In his second State of the Union address, he declared Iraq, Iran and North Korea as the “axis of evil”. Bush and his advisors claimed that Saddam Hussein had been secretly amassing large quantities of weapons of mass destruction (WMDs) Late in 2002, Secretary of State Powell negotiated an inspection plan with the UN Security Council, which Iraq accepted. In the following month, the UN inspectors failed to find WMDs in Iraq.
The Bush administration continued to push claims that they existed based on intelligence information that proved false. Congress approved a resolution in 2003 authorizing the president to use force in Iraq. A month later the UN Security Council voted unanimously to send its team of inspectors back to Iraq, warning Saddam of severe consequences if he failed to comply. They failed to find any evidence of chemical, biological or nuclear weapons. The Bush administration kept pressing the Security Council for authorization to use force to compel Saddam to disarm. Finally, they decided to proceed on their own in Operation Iraqi Freedom. 65,000 US troops began to execute a prolonged invasion of Iraq from bases in Kuwait.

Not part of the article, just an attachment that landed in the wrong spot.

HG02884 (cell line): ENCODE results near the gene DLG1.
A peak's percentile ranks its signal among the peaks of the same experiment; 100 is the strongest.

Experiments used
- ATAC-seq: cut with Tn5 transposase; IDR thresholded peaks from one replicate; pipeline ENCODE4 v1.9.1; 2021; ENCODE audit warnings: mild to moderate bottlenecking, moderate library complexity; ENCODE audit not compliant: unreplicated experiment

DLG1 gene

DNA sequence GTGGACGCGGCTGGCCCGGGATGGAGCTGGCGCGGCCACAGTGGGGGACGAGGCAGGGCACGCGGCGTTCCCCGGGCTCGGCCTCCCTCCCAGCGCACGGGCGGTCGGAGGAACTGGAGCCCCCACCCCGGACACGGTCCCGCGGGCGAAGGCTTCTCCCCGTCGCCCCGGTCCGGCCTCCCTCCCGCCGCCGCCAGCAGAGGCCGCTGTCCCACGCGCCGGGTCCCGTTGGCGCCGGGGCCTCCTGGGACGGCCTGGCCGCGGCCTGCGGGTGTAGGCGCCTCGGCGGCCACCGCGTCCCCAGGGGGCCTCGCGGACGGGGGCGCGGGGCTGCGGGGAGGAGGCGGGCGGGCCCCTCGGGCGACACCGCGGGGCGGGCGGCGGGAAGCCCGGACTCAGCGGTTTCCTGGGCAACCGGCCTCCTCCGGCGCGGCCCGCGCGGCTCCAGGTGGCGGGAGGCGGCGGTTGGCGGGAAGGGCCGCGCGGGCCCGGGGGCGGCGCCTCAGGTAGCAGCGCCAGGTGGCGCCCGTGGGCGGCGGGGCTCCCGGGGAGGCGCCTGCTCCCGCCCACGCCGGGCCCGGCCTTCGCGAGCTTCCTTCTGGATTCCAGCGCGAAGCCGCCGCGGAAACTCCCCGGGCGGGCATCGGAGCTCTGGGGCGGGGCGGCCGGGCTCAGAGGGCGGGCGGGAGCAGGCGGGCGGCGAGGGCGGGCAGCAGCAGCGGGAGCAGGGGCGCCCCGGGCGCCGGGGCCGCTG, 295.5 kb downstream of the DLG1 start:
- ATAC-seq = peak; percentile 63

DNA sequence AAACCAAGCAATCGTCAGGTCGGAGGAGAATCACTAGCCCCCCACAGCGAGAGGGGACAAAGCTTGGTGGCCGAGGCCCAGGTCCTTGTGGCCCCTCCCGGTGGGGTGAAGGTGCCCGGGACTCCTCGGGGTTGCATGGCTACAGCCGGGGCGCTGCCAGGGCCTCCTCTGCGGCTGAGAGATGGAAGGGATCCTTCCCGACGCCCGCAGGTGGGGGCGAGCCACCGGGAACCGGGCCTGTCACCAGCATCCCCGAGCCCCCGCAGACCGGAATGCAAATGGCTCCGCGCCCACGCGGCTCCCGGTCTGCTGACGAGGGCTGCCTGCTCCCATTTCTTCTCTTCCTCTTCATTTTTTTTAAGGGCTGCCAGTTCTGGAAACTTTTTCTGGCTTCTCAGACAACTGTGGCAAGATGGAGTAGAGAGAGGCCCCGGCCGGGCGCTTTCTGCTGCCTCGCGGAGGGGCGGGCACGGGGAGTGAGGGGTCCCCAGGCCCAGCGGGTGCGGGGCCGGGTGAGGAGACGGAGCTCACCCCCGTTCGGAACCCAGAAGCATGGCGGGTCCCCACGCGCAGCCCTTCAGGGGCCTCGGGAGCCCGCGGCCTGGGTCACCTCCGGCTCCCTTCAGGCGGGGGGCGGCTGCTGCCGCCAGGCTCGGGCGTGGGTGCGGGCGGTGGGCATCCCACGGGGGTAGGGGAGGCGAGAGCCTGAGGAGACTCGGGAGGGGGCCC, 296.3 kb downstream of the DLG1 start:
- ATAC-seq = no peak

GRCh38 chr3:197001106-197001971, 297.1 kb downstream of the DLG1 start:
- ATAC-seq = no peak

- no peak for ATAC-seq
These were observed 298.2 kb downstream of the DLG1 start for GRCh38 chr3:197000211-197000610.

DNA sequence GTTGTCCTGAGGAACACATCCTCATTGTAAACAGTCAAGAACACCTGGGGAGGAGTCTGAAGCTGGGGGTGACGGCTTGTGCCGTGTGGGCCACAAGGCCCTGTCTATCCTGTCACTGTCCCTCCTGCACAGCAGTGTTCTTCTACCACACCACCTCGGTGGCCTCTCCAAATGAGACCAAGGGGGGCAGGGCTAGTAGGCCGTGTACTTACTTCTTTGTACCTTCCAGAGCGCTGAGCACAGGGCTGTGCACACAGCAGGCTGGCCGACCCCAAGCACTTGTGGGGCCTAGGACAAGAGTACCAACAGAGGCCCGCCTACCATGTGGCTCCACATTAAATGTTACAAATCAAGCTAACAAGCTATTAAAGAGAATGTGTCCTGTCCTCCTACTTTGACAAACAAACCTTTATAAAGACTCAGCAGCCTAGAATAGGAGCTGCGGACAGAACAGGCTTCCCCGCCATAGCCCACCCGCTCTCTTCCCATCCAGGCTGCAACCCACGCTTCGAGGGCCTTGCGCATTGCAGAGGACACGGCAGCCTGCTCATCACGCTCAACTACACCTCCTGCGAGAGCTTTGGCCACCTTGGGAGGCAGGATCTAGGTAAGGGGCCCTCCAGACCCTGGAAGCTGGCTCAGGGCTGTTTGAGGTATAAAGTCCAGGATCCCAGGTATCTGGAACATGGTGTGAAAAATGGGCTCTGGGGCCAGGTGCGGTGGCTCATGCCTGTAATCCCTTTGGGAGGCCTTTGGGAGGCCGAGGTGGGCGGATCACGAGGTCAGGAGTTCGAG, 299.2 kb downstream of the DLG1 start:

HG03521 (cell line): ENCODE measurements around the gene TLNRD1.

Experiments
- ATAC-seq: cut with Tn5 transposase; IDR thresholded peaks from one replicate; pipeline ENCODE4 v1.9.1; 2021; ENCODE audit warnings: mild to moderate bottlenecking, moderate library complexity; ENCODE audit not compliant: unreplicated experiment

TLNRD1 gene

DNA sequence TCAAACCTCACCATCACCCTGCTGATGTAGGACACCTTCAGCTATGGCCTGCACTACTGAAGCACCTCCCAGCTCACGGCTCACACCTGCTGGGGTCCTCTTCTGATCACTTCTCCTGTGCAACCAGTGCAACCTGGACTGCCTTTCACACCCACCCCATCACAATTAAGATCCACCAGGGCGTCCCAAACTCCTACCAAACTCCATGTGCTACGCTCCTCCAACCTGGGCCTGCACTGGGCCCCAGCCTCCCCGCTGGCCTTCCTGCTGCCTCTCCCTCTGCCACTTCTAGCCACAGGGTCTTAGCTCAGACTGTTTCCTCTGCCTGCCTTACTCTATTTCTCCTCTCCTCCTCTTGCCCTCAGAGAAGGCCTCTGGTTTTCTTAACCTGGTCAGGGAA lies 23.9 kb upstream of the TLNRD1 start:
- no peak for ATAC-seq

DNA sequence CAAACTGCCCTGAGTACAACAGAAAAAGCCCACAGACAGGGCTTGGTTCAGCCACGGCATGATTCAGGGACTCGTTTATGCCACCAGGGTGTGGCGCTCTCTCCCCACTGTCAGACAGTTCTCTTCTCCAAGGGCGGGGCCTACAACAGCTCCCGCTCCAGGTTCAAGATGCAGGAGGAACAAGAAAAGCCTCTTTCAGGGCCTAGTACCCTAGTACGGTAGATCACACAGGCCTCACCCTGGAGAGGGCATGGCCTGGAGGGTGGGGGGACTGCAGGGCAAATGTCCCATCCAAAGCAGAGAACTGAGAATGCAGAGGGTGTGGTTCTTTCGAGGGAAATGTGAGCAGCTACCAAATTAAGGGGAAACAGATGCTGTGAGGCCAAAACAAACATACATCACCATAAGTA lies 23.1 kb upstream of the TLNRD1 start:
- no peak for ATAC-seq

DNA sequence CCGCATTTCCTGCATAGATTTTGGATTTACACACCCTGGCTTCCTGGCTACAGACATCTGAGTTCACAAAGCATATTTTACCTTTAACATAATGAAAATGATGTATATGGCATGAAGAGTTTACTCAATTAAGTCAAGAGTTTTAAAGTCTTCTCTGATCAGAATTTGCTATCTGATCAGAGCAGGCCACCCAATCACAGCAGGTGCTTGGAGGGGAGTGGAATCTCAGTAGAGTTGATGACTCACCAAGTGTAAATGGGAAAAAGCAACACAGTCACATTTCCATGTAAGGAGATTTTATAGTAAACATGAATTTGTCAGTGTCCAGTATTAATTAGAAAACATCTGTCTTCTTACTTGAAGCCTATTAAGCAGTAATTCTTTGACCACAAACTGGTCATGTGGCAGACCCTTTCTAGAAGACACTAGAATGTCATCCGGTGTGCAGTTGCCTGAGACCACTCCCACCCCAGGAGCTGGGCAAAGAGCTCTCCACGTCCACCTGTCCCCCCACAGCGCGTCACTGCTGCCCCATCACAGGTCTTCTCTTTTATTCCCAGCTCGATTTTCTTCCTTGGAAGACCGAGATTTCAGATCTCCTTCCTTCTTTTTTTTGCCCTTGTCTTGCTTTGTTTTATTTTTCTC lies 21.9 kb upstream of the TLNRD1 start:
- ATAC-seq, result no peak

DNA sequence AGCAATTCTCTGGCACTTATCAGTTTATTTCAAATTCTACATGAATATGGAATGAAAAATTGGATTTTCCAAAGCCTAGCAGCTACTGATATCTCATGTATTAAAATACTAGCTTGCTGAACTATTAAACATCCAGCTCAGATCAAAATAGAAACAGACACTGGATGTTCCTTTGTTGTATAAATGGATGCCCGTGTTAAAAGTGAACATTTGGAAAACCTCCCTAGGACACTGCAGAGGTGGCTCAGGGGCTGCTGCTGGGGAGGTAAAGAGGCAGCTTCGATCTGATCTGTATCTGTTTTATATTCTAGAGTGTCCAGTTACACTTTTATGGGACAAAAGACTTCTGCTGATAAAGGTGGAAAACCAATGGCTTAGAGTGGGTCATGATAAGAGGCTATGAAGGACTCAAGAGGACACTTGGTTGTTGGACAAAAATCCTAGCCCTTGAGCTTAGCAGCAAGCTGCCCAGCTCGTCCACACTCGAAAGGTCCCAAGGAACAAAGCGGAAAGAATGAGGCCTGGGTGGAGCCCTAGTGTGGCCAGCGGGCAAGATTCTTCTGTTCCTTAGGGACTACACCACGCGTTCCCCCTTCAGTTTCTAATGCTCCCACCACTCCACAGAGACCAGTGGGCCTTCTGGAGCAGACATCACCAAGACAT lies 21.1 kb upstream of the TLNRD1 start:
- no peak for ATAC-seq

Britain was the only other major power to join the US. Within two weeks, the US had captured Baghdad. Americans watched on television as joyous Iraqis toppled a statue of Saddam Hussein. The failure to find any weapons of mass destruction led critics to question the validity of the war.
The problem of rebuilding the shattered Iraqi economy quickly overshadowed the debate over the war's legitimacy. Daily attacks on US troops grew in intensity. More troops died from these attacks than had been killed in the combat phase. Widespread sabotage of oil pipelines made economic recovery very slow. Motor attacks, roadside bombs, and handheld missile attacks against American forces continued.
Pictures of the barbaric treatment of prisoners by US troops at Abu Ghraib further diminished America’s reputation in Iraq and around the world.
In early 2009, the US continued to wind down ground combat operations in Iraq. US military support and air power helped the Iraqi forces battle insurgents through 2011, when the last of US forces were withdrawn.